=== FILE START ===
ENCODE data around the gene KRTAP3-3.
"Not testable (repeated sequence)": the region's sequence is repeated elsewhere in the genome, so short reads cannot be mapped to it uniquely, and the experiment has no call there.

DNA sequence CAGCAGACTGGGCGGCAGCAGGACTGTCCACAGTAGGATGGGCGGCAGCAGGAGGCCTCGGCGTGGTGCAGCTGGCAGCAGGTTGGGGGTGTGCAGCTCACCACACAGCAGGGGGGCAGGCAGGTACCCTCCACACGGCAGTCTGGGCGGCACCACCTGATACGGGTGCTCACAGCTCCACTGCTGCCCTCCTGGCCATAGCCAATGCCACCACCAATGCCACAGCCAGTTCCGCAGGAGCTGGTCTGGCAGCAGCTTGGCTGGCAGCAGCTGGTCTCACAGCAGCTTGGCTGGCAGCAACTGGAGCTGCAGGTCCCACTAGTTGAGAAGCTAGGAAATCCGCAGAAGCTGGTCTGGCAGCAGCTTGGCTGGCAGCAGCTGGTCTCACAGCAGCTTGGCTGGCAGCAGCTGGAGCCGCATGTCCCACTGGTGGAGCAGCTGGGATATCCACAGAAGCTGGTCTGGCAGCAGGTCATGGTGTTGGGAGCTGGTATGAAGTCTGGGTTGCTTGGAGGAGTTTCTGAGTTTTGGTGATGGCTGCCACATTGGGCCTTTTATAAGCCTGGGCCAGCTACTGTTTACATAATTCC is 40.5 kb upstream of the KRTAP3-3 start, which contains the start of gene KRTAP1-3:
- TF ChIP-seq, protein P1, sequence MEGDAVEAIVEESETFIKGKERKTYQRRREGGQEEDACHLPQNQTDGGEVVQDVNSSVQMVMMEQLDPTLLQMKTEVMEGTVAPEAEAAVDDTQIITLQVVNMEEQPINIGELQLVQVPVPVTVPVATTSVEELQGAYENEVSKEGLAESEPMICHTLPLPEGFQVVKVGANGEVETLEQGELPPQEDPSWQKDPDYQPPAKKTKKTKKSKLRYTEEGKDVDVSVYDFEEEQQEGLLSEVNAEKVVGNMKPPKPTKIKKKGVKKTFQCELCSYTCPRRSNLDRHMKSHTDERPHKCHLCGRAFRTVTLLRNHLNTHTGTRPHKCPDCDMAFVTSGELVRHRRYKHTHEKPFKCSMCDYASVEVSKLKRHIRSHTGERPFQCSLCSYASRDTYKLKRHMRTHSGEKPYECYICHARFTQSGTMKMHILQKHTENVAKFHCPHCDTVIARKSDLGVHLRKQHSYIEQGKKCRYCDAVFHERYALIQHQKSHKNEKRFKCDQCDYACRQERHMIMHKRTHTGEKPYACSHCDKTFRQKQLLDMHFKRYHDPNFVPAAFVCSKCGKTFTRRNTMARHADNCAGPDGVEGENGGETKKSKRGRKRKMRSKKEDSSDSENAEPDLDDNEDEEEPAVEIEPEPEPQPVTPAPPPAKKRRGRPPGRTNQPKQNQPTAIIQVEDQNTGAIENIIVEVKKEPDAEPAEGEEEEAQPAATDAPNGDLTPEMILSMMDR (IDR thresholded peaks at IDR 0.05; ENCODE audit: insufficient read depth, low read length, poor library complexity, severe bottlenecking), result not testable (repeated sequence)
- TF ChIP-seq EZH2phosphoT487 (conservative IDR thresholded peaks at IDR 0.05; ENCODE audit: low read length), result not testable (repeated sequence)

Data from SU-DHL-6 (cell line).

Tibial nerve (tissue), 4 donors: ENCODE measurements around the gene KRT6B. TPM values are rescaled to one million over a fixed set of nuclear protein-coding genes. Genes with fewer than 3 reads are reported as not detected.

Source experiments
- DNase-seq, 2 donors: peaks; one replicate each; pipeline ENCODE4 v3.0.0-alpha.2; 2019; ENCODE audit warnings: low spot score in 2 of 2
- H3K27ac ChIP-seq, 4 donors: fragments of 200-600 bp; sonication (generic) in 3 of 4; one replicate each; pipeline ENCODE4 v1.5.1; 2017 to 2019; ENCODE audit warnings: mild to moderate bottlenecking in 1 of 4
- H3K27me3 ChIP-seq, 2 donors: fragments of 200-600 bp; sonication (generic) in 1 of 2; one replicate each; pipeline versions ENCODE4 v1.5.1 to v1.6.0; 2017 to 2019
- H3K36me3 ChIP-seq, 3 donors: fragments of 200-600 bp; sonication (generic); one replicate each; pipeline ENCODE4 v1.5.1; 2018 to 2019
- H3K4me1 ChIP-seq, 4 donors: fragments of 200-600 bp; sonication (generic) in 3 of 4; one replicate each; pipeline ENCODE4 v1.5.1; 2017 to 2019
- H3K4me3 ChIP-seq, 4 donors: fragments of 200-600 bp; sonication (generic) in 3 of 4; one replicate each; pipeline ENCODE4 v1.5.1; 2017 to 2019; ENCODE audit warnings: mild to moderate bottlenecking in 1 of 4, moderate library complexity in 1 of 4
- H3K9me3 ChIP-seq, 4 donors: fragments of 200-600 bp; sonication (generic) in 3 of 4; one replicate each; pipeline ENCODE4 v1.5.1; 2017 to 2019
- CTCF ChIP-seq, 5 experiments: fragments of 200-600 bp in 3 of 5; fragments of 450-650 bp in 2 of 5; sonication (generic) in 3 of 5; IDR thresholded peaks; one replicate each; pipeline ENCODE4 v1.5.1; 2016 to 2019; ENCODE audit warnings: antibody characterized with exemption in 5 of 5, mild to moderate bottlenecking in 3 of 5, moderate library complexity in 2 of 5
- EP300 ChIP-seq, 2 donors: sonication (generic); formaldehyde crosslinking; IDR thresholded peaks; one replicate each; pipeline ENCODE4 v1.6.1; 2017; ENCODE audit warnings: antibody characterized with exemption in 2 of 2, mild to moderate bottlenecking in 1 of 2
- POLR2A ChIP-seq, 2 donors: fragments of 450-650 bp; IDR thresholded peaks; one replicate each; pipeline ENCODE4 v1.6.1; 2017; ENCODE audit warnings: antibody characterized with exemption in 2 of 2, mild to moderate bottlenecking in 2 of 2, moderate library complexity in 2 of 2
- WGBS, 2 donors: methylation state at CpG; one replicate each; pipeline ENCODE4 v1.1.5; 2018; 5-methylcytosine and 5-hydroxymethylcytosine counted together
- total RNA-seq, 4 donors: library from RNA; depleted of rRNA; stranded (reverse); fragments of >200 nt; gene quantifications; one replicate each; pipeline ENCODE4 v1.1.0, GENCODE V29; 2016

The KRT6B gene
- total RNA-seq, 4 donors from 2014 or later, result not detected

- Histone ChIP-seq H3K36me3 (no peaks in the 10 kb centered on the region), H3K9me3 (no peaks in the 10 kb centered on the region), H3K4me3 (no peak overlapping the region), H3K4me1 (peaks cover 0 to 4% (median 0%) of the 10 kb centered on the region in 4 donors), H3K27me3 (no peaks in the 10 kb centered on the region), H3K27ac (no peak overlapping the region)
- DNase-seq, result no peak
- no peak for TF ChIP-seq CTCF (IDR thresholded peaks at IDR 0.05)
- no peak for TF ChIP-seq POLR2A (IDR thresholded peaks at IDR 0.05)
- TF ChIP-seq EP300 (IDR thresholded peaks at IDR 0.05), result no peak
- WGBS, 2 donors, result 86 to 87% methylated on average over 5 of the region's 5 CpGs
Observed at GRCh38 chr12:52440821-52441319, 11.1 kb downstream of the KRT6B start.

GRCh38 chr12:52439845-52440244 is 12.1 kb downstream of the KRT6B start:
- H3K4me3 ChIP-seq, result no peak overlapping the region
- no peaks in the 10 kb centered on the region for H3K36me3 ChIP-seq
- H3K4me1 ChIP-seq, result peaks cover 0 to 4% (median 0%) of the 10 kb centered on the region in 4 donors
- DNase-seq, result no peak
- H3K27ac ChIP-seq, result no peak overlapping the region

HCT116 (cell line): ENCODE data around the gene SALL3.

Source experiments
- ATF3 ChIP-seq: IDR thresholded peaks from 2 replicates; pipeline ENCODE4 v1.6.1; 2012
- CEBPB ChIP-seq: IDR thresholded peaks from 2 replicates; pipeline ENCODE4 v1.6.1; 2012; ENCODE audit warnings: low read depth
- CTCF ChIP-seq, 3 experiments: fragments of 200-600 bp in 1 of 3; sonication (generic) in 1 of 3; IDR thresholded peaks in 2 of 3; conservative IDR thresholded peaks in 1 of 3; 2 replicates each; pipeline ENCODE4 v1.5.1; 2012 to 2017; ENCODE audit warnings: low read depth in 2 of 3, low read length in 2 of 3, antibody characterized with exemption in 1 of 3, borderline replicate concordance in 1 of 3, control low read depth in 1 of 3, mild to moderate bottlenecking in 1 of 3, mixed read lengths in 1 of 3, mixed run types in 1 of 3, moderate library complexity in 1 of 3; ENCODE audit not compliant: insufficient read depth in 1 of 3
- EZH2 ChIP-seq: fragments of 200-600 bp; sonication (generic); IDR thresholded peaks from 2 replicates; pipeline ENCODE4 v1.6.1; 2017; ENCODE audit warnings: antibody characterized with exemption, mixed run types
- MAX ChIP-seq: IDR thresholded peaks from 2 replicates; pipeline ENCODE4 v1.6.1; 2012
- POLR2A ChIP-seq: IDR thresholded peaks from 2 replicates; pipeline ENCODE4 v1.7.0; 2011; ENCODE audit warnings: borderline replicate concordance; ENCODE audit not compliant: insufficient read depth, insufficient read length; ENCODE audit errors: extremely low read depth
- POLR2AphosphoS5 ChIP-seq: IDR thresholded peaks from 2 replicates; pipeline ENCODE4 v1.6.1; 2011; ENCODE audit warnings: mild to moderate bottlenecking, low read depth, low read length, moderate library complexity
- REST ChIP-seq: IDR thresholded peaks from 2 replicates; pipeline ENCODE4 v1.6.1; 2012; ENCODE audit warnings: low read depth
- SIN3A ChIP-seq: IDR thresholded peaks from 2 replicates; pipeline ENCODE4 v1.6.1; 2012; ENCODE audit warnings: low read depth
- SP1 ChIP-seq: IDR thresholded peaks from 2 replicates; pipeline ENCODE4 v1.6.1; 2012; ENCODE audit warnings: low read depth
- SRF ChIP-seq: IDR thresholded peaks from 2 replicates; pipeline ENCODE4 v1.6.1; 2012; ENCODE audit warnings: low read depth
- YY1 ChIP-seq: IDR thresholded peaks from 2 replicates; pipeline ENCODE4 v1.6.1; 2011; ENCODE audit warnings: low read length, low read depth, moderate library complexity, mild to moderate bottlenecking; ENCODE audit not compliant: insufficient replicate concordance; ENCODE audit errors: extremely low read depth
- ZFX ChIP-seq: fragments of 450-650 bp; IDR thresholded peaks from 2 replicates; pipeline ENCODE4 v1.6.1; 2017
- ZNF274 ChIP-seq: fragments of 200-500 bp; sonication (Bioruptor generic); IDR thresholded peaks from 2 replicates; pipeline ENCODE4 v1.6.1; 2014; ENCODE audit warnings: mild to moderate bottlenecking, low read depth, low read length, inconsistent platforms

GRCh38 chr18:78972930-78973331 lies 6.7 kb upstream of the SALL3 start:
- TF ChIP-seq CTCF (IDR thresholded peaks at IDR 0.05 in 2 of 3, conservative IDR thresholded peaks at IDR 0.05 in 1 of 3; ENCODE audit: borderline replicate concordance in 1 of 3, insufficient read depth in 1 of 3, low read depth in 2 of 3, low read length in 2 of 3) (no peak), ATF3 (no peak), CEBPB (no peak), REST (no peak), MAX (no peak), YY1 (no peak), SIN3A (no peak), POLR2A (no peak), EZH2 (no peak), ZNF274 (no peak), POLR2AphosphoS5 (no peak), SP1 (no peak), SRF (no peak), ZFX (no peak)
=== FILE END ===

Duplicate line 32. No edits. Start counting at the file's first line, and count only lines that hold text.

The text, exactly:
- no peaks in the 10 kb centered on the region for H3K36me3 ChIP-seq